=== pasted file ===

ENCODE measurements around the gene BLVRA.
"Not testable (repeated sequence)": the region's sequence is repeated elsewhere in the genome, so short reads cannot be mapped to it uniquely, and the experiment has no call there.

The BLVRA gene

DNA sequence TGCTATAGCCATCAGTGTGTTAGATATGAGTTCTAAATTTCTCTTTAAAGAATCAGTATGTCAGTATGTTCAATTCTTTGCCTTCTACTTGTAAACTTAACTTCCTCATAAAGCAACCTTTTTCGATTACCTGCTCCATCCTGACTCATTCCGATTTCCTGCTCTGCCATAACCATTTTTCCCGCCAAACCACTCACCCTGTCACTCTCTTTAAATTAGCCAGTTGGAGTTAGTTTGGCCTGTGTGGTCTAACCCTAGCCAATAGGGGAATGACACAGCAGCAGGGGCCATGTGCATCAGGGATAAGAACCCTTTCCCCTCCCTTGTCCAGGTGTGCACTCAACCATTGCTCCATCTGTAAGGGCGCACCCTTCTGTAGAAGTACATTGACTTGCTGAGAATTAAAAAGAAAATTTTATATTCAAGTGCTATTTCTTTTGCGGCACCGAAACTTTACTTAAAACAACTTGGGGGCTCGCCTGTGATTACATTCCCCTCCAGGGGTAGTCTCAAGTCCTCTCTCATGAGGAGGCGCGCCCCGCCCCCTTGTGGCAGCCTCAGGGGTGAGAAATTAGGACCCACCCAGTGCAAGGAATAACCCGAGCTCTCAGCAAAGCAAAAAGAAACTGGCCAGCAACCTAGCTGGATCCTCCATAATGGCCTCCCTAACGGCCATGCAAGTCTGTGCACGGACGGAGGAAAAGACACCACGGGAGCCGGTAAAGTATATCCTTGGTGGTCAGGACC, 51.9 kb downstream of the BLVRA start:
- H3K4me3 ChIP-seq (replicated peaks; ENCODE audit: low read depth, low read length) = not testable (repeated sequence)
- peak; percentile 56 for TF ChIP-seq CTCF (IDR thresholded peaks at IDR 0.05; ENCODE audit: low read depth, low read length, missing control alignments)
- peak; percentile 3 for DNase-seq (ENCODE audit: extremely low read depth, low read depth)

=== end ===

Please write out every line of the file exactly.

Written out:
ENCODE measurements around the gene BLVRA.
"Not testable (repeated sequence)": the region's sequence is repeated elsewhere in the genome, so short reads cannot be mapped to it uniquely, and the experiment has no call there.

The BLVRA gene

DNA sequence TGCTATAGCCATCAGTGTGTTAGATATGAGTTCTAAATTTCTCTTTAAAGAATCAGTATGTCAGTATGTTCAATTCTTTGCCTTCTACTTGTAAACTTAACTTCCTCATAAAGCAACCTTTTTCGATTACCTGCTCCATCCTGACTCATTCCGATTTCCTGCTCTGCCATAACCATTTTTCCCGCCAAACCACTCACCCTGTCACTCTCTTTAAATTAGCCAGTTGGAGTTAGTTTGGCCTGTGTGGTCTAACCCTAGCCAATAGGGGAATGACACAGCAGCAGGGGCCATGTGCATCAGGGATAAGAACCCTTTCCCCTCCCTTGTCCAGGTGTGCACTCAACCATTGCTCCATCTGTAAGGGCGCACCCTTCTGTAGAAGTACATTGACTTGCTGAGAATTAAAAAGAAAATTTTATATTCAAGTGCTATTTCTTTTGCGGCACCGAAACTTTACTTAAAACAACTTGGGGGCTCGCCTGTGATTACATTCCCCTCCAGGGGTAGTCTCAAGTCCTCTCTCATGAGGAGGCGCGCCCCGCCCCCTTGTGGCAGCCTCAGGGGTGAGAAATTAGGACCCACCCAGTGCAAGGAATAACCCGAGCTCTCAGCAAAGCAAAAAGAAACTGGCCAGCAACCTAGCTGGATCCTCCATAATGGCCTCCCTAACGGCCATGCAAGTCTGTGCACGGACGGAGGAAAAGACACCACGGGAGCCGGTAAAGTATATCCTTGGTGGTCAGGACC, 51.9 kb downstream of the BLVRA start:
- H3K4me3 ChIP-seq (replicated peaks; ENCODE audit: low read depth, low read length) = not testable (repeated sequence)
- peak; percentile 56 for TF ChIP-seq CTCF (IDR thresholded peaks at IDR 0.05; ENCODE audit: low read depth, low read length, missing control alignments)
- peak; percentile 3 for DNase-seq (ENCODE audit: extremely low read depth, low read depth)